Good vehicle maintenance
practices are essential. Regularly scheduled preventive maintenance helps
eliminate avoidable problems that adversely impact your vehicles’
reliability and uptime. What’s more, making a repair during this time
is considerably less time consuming, aggravating and costly than having an
on-the-road breakdown and service.
Besides the costs and downtime, breakdowns and
unscheduled downtime make for unhappy drivers. And delayed deliveries cause
problems for customers, which breeds discontent.
A key to heading off potential vehicle difficulties
before they disrupt your operation is to create a preventive maintenance
(PM) program with a systematic schedule of detailed inspections and
maintenance intervals. Such a program needs to be designed to catch the
little things that bring vehicles into the shop, and to get maximum
reliability and uptime.
To accomplish this, you must first know what is
causing your fleet’s on-the-road breakdowns and unscheduled downtime.
If you don’t already do so, track these problems.
Next, create a comprehensive inspection
checklist/report. This, say truck maintenance experts, is the foundation to
an effective PM program. They recommend this checklist/report be in-depth,
covering everything from bumper to bumper. The object here is to uncover
and correct even small problems before they reach the point of failure.
The most successful PM
programs include not only such preventive actions, but predictive measures
as well. Predictive measures involve making repairs at some predetermined
time and mileage interval to ensure that failures do not happen. Be
advised, these intervals must be continually adjusted according to changes
in your equipment and operation.
Two other very important elements of effective
maintenance programs are drivers and service technicians. Drivers who are
well-trained and very familiar with the equipment they operate can find
problems with their trucks and report them to the maintenance department. Likewise, service technicians need to be
skilled, properly trained and kept up-to-date on the equipment they will be
working on. Make sure they receive any and
all service and information bulletins from the truck, equipment and
There also needs to be a detailed driver’s
vehicle inspection report for daily truck pre-trip inspections, along with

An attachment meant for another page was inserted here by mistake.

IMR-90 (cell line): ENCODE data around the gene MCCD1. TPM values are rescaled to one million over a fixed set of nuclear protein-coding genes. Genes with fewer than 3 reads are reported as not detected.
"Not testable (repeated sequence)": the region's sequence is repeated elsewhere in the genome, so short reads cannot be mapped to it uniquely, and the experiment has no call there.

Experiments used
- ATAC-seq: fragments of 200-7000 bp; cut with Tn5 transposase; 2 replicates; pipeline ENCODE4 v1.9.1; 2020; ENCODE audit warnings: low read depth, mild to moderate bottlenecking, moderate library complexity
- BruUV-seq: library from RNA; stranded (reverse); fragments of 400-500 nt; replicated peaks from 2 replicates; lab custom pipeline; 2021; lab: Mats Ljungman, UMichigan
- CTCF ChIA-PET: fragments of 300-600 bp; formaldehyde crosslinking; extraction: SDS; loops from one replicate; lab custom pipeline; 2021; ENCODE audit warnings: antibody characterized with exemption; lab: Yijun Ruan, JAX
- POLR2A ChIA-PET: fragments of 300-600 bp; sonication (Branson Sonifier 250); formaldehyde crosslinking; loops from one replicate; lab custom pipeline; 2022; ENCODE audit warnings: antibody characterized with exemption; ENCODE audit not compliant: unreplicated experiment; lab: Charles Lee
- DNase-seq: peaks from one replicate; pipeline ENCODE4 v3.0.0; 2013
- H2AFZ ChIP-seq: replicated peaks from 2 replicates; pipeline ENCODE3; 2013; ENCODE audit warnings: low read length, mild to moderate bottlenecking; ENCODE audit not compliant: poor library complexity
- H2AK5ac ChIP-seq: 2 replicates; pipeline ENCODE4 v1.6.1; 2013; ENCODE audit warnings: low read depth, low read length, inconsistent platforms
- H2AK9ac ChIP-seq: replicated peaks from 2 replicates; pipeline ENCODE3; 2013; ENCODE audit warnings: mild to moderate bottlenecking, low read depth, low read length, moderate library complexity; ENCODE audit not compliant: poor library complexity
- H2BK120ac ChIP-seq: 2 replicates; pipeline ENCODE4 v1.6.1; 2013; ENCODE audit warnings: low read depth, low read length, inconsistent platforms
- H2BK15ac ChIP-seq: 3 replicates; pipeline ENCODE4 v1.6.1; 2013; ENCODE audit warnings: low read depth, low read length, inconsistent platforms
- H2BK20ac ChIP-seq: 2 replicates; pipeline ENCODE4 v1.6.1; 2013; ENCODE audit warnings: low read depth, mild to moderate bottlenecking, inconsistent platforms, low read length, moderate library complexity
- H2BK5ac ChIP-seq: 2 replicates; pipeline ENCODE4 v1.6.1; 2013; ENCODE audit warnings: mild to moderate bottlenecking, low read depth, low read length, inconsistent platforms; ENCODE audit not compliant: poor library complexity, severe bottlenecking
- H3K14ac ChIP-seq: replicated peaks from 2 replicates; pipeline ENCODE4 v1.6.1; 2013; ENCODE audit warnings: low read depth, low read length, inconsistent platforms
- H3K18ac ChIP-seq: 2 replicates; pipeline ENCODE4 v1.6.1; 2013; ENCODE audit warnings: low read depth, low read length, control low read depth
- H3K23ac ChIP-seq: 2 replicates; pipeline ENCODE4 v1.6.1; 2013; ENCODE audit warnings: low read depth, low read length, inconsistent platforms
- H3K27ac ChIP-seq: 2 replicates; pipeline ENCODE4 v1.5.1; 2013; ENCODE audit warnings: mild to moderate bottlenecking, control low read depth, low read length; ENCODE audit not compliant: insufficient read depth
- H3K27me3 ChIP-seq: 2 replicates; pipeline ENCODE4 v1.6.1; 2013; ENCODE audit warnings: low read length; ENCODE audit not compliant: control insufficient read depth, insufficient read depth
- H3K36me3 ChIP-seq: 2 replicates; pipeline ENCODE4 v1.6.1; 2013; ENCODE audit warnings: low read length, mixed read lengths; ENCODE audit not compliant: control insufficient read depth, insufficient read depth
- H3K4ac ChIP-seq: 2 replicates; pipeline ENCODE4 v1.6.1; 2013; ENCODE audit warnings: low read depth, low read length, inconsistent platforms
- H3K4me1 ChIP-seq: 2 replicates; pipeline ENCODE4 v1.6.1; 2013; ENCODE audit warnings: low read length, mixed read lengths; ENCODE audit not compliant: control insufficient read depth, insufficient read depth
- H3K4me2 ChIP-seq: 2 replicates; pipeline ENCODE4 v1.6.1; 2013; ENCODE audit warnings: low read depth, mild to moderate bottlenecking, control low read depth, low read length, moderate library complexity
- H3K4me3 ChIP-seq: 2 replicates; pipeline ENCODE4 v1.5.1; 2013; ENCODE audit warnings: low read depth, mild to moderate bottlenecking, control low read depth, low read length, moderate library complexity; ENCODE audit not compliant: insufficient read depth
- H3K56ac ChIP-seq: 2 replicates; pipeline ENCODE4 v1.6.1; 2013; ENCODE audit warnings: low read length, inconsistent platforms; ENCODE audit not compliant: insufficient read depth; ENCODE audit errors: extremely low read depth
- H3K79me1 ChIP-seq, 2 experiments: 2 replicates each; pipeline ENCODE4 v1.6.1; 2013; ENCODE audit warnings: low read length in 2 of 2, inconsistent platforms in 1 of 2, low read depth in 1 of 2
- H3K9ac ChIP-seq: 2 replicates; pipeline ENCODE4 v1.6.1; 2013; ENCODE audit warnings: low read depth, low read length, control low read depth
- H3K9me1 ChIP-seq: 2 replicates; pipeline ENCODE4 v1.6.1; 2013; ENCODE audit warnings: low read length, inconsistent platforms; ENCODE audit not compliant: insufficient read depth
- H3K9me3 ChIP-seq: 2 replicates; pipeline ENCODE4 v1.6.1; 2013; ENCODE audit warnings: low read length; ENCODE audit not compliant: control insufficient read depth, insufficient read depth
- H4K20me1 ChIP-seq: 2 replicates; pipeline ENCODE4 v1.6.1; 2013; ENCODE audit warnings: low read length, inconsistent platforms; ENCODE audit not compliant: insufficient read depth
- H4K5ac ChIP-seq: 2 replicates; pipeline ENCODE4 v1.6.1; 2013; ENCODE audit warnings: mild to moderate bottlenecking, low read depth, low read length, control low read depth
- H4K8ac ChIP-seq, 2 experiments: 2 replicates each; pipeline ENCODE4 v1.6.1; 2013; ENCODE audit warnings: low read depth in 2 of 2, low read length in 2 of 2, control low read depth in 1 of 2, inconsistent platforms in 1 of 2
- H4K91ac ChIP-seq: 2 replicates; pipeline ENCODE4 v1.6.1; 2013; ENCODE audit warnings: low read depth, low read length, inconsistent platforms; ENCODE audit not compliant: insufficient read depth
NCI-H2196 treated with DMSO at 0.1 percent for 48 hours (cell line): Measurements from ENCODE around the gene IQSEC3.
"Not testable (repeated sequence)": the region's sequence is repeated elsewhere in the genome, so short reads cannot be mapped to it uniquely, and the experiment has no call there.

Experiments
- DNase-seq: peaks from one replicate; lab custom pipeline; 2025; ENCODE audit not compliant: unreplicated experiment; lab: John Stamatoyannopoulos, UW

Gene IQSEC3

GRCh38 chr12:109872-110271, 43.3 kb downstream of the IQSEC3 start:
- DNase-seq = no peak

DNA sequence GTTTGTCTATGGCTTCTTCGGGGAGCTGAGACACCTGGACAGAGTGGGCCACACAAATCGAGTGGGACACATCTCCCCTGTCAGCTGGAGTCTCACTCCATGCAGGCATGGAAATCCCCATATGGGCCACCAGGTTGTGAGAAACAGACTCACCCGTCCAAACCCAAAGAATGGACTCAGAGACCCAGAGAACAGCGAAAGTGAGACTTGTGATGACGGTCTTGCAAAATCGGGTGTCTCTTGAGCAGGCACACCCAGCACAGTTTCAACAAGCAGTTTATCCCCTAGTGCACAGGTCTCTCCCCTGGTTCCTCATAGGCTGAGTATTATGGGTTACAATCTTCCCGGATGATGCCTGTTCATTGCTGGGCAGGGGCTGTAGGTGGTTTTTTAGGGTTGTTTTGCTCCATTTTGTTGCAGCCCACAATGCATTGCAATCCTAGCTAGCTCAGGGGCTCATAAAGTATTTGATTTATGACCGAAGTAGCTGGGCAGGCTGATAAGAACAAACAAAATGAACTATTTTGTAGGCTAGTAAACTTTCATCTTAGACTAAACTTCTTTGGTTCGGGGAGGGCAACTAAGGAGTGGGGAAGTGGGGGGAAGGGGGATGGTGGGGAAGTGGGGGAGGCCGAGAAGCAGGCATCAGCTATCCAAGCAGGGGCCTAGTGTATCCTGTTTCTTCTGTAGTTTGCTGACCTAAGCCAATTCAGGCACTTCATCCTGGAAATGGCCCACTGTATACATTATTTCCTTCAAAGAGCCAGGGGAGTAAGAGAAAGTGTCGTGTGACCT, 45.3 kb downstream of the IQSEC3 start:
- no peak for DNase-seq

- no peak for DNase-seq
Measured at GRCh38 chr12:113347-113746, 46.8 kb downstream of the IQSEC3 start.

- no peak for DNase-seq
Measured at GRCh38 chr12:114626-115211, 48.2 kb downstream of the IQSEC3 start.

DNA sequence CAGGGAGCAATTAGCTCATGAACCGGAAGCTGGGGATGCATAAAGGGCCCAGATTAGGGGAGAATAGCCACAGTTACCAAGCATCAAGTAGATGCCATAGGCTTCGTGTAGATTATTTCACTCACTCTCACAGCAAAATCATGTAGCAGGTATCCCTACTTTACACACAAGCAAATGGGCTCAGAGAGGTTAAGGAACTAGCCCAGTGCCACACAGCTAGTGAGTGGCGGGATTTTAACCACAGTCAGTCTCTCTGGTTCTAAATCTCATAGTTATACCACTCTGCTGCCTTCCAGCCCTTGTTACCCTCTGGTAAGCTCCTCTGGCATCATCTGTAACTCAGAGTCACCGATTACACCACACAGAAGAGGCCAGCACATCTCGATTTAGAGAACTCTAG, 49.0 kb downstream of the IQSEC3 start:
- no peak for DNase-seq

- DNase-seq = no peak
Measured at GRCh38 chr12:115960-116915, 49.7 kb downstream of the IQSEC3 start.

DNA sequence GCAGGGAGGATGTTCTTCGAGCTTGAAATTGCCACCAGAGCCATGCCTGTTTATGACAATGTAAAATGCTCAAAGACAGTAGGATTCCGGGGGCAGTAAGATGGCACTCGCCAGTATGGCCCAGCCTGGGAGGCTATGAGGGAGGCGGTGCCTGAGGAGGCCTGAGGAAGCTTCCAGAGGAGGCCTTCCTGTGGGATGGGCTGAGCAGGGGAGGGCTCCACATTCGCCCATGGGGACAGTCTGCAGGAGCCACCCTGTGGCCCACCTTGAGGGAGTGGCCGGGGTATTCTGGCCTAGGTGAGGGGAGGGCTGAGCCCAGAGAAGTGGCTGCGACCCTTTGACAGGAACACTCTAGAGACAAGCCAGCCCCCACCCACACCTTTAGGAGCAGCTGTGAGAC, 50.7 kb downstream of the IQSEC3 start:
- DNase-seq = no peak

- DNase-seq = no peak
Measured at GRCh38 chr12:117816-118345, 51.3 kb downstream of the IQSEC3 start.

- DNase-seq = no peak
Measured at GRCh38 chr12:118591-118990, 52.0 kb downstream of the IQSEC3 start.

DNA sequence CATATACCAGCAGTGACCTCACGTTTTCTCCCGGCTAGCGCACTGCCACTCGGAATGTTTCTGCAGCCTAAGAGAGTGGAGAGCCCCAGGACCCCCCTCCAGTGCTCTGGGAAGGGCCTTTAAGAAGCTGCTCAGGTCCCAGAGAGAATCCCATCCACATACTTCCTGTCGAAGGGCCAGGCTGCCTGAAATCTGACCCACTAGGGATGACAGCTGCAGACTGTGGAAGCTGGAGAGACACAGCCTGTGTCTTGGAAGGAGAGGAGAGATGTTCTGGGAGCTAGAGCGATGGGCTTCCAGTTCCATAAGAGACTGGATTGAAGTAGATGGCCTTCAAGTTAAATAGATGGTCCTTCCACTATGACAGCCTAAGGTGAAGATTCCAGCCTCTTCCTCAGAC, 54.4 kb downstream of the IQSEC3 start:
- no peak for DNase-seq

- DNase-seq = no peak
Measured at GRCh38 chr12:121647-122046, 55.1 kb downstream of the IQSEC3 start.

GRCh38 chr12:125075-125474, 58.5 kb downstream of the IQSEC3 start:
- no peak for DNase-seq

a system in place to respond to any defects, problems or deficiencies
likely to affect the safe operation of a vehicle or which might result in
its mechanical breakdown.
As an aside, well-documented preventive maintenance
and repair can add to the price of a truck when it comes time to sell or
As was noted in last month’s column, preventive
maintenance actually begins when you spec out new equipment. Greater
durability and reliability can be had with longer-life components and
components that require low or no maintenance. Investigate whether
synthetic lubricants — which can extend servicing intervals —
would work in your operation. Additional benefits of such components are
reduced life-cycle costs and increased vehicle uptime.
Consider using on-board electronics and diagnostics to
help you develop better PM practices. Computers on engines and other truck
components can provide valuable operational information. Dash displays that
give fault-code messages can also help by alerting drivers to a developing
When it comes time to acquire new equipment, always
check with vehicle and component manufacturers to learn about the latest
advances and new products. Vehicle technology and electronics are
The overall goal of a preventive maintenance program,
truck maintenance experts advise, is to have a vehicle go from one PM service to the next without a breakdown or a
driver write-up that brings it into the shop.
Once a solid PM program is established and in place,
do not become complacent. Maintenance practices and products are constantly
changing. Consequently, your program needs to be reviewed periodically to
see if improvements can be made, as well as to ensure that current
procedures are being followed. BI
The No. 1 cause of road
service and unscheduled downtime for most fleets is tire-related problems,
say truck maintenance experts. These include flat tires from objects in the
road and tire sidewall, wheel and value-stem damage from drivers hitting
and scrubbing curbs, barriers and so forth.
Most often, though, tire failures occur because of
improper inflation. An under-inflated tire has the same effect as
overloading a tire. Heat builds up in the tire’s casing, which leads
to increased sidewall flexing, weakening it, and ultimately leading to a
Proper inflation pressure is difficult to maintain
because tires naturally lose air, according to the Tire Retread Information
Bureau (TRIB). It recommends that truck tire air pressure be checked on a
regular basis, preferably once a week, using a quality calibrated air gauge
and while the tires are cold.
“A hammer or ‘tire billy’ is not an
accurate measure of pressure,” TRIB points out. “Trying to
determine if your tires need air by thumping them is the same as trying to
determine if your engine needs oil by thumping the hood of your
Proper tire maintenance is essential to maximizing the
miles out of tires and the number of retreads on each casing, and to
reducing road calls and downtime due to tire-related problems.
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